When I was growing up transistor and tube radio receivers were common. Although I didn t do it, from what I understood, the common way to transmit through a receiver on the proper channels was to connect a powered speaker/microphone to the speaker out jack. Then using a switch which switched the jack from speaker to mic and back polarity was reversed which allowed transmitting to ground.
In other words the mic was grounded a the mic power supply powered the tranmitter and the path to the antenna was ground.
Something like that.
US of A government actually requires the manufacturer to tell you if the receiver will work as transmitter and how to do it and that was the common way.
Modern receivers use chips like CPU and DSP so it may be impossible since fixed grounds a chip amplifiers are common.
It is best to buy radios that use coils capacitors and transformer if you are thinking you d like to use it other than a receiver. Otherwise you have to make a transmitter board than goes in the case and disconnects the receiver completely and it probably will transmit incorrectly.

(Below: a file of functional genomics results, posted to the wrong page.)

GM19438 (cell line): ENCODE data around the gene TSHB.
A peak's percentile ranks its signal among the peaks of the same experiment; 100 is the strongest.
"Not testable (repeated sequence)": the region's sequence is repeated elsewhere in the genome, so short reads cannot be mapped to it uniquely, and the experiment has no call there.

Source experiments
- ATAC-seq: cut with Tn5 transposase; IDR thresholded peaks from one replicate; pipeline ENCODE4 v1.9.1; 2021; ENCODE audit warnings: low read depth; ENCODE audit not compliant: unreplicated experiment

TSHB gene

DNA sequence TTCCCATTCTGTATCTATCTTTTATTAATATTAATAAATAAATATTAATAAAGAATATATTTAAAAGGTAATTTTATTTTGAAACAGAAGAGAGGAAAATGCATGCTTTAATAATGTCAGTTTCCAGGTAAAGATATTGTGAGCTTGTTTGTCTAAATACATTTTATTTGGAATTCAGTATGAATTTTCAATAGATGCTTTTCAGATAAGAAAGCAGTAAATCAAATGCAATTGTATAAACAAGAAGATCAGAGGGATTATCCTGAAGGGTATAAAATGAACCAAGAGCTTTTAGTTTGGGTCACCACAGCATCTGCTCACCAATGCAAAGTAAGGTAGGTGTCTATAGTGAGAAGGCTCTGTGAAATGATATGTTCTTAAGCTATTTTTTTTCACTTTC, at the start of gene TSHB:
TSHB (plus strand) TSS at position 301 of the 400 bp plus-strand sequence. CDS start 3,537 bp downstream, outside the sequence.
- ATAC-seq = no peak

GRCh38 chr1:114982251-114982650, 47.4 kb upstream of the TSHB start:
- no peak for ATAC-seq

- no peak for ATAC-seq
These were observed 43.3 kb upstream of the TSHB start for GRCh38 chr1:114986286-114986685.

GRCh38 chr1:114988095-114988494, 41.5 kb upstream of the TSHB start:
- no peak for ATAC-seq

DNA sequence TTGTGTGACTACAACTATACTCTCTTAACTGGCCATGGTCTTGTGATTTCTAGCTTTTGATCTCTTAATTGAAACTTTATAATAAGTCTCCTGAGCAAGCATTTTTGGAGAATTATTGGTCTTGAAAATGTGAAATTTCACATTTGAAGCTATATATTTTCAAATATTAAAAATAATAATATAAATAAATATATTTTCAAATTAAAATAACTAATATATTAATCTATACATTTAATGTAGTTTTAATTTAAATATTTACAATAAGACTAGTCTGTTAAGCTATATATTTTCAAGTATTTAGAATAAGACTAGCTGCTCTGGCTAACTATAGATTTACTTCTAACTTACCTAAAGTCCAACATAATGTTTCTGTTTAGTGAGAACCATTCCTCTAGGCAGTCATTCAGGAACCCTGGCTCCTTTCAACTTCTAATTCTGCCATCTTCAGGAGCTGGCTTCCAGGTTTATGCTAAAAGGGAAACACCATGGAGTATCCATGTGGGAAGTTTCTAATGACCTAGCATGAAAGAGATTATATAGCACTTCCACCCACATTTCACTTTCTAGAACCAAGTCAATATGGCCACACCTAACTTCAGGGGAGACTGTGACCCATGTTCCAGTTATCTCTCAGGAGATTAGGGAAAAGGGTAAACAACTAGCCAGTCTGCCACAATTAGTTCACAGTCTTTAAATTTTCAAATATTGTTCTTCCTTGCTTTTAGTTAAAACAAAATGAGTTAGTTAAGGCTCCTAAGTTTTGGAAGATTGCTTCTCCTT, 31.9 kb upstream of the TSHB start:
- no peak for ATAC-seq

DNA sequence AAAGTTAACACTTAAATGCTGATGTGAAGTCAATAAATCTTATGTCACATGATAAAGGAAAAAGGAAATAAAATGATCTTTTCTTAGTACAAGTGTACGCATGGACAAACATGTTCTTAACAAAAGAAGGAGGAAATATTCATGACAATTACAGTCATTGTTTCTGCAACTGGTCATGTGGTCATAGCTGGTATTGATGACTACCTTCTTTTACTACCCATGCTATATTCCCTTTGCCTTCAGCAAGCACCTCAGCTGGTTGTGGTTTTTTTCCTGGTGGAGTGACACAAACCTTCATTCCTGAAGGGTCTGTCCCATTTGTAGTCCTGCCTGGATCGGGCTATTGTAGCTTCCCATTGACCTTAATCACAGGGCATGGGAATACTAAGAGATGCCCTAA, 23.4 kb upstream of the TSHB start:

Your first paragraph is a total myth. Changing a receiver to a transmitter would require reworking the entire receiver circuit. You are far better off just buying a transmitter or transceiver. Of course transmitting on any frequency other than CB or FRS etc is totally illegal without the proper license. If you want to talk to people who actually know something about radio technology get your amateur radio license.
Impossible, butt and mouth cannot reverse jobs. The radio receiver has no "final" in the RF receiver section nor can the IF section adequately drive the RF to make an electromagnetic output. This stuff must've come about after I went to school
DR + Mrs Bears face
Hi so you need an oscillator
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